Examples of what we know about digital technology and ageing better, and who is sharing resources, originally prepared December 2014 by David Wilcox email@example.com.
Update: reports and blog posts about the Ageing Better exploration are now on the mediablends wiki
As part of my exploration into innovation for ageing better I’ve listed some examples of reports, sites, and blog posts showing there’s plenty of research into digital tech for a better later life - and many devices, systems and apps being developed.
Innovation funders like NESTA and Nominet Trust have identified and supported a host of innovative projects … and sites like MyAgeingParent as well as the larger ageing and digital inclusion organisations offer advice for those seeking personal solutions.
However, these resources are scattered, and finding something useful beyond the basics can be challenging, whether you are researching a topic, aiming to develop a project or just discover an app or device useful for you, or for an older friend or relative.
There is so much potential for digital technology to enable people to make new connections, contribute to person-centred support, develop community networks and new models of care so an obvious question is what is stopping more widespread adoption?
>There is no shortage of innovations in digital technology and millions of pounds are being spent supporting further developments. It is less clear about the application, impact and usage of these innovations. One problem is the limited awareness in the sector and amongst the public about what is available and it’s value. I believe that a big deficit is the lack of a strategic approach to embedding digital technology in the range of options to support people to live more fulfilling lives.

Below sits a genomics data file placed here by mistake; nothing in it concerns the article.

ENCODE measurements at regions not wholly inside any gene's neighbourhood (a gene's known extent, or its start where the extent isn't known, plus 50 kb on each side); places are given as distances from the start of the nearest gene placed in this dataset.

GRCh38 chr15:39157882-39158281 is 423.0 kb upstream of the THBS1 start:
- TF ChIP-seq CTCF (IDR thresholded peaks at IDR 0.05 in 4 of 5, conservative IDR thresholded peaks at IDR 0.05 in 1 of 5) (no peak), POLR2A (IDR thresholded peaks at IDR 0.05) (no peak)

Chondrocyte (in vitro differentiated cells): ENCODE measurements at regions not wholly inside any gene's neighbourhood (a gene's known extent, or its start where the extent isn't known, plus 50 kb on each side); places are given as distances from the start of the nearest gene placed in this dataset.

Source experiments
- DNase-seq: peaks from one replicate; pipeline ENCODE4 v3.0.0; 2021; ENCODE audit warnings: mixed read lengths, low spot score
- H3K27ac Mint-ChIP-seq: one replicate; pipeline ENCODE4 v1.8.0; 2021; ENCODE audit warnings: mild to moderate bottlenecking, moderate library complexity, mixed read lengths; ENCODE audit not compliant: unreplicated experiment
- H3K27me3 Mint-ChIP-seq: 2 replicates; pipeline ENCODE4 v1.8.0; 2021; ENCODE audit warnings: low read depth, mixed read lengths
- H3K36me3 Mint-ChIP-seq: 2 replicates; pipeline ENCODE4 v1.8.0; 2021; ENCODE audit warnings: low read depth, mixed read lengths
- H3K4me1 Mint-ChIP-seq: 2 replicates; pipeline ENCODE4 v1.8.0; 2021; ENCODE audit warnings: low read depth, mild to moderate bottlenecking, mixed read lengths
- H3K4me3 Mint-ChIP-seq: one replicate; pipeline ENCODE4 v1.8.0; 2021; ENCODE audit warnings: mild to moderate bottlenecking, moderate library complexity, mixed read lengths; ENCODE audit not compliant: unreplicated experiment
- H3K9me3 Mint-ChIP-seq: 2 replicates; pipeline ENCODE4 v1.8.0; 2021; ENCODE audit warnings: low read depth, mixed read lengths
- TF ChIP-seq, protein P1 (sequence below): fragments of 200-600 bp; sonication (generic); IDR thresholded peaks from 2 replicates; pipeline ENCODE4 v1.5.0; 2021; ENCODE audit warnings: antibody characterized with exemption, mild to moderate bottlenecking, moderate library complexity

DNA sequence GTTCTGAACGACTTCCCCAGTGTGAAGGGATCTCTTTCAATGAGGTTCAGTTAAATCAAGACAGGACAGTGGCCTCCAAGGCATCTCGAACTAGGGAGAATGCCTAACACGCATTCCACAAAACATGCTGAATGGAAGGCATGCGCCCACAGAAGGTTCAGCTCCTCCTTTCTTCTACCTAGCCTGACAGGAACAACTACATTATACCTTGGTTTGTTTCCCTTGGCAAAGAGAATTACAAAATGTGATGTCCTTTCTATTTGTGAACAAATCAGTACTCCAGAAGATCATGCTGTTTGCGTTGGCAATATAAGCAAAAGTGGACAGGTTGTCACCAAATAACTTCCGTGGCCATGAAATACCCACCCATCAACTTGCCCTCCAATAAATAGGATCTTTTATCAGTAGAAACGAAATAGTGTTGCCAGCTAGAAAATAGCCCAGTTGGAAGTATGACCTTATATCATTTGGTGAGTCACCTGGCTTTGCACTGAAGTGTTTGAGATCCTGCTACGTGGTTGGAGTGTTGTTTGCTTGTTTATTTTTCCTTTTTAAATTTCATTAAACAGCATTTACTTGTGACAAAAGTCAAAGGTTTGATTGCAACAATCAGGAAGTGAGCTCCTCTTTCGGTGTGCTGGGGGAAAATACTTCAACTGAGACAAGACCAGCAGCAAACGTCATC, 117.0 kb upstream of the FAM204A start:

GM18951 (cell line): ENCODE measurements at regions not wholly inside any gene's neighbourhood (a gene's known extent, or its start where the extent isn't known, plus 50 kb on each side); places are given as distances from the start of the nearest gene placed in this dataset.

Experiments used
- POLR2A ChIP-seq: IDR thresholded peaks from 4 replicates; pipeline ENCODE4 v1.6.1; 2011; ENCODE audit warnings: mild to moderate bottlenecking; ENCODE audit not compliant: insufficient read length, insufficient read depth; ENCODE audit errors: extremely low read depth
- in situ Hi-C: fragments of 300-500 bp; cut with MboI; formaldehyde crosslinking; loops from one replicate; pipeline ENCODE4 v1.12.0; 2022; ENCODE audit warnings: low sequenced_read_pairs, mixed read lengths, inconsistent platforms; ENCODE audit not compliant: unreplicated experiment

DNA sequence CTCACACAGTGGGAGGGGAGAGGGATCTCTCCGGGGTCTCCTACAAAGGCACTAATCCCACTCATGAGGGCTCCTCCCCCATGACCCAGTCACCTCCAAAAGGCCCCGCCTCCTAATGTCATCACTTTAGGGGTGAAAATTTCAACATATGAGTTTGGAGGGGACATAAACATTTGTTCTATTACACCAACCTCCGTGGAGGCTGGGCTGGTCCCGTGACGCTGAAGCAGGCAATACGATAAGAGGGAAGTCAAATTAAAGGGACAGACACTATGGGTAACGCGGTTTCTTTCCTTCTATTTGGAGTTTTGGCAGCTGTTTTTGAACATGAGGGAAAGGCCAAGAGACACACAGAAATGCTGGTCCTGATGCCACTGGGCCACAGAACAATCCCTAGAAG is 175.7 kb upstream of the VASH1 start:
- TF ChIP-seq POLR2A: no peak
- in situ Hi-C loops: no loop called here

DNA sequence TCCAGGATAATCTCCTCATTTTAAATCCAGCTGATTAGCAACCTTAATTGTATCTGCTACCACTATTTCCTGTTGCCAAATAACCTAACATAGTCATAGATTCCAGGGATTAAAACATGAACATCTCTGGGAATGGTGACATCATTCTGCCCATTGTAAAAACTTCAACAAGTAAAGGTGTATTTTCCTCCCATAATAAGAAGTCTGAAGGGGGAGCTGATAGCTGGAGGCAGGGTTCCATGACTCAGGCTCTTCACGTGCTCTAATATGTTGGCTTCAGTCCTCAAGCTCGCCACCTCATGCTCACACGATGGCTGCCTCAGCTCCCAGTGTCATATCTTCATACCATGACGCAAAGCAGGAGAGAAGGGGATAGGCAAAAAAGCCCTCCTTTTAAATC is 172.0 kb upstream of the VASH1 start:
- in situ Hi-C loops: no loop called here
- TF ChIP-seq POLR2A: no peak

Unfortunately I don’t think much of that has happened, as I’ve discovered in this exploration.
Even substantial official investigations and funding programmes fail to acknowledge the role of technology. The House of Lords Committee on Public Service and Demographic Change had almost nothing on technology despite fairly substantial submissions. That was in March 2013 … but by the end of 2014 the £82 million Big Lottery Fund Ageing Better programme is still not promoting either digital innovation or knowledge sharing. The most hopeful sign of concerted policy action is the Grey Cells initiative from the Department for Communities and Local Government, referenced below. At the personal level, Shirley Ayres does an extraordinarily useful job as a freelance.
At this point I’ve just pulled together resources from my Ageing Better bookmarks and elsewhere, in order to illustrate how much is going on, and how difficult it may be to find stuff.
In general I find that research, guides and project news becomes useful when it enters conversation - whether at a meeting, or in online exchanges. At the moment I think there are relatively limited exchanges; or rather, there may be exchanges between academics and researchers, but they probably aren’t up to date on what’s happening on the ground. Practitioners don’t know what people are doing in different localities. I’ve a hunch that funders don’t know in any detail who is funding what.